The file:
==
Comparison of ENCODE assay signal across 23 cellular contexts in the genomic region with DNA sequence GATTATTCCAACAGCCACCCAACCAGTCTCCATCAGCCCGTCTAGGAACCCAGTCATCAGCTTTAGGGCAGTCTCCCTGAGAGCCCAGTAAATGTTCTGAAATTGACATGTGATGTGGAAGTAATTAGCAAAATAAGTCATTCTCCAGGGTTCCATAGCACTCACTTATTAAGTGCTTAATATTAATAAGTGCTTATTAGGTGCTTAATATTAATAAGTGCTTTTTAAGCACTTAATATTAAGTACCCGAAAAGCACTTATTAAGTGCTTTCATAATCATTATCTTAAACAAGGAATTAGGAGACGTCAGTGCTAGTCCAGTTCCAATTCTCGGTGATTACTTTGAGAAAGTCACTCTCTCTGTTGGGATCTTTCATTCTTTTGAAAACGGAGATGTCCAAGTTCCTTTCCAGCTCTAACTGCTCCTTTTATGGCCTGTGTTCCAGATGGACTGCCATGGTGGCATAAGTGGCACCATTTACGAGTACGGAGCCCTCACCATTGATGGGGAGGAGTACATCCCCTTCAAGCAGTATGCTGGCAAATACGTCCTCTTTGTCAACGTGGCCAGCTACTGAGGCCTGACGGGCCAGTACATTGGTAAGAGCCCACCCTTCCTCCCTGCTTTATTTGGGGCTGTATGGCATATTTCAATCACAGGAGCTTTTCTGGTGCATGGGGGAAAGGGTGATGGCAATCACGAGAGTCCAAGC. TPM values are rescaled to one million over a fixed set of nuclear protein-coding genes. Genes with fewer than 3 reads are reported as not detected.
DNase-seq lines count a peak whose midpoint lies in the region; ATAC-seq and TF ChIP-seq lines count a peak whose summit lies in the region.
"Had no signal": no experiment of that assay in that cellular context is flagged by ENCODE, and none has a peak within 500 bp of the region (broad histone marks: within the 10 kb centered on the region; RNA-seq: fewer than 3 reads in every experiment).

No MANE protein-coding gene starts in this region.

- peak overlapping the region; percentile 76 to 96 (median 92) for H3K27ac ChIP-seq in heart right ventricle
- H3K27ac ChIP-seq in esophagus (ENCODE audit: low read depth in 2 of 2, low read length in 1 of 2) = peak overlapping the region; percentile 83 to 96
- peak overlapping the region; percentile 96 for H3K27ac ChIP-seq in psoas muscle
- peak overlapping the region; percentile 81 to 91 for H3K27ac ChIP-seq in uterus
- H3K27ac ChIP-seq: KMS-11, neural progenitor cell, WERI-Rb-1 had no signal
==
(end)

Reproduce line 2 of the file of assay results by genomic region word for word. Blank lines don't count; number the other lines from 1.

DNase-seq lines count a peak whose midpoint lies in the region; ATAC-seq and TF ChIP-seq lines count a peak whose summit lies in the region.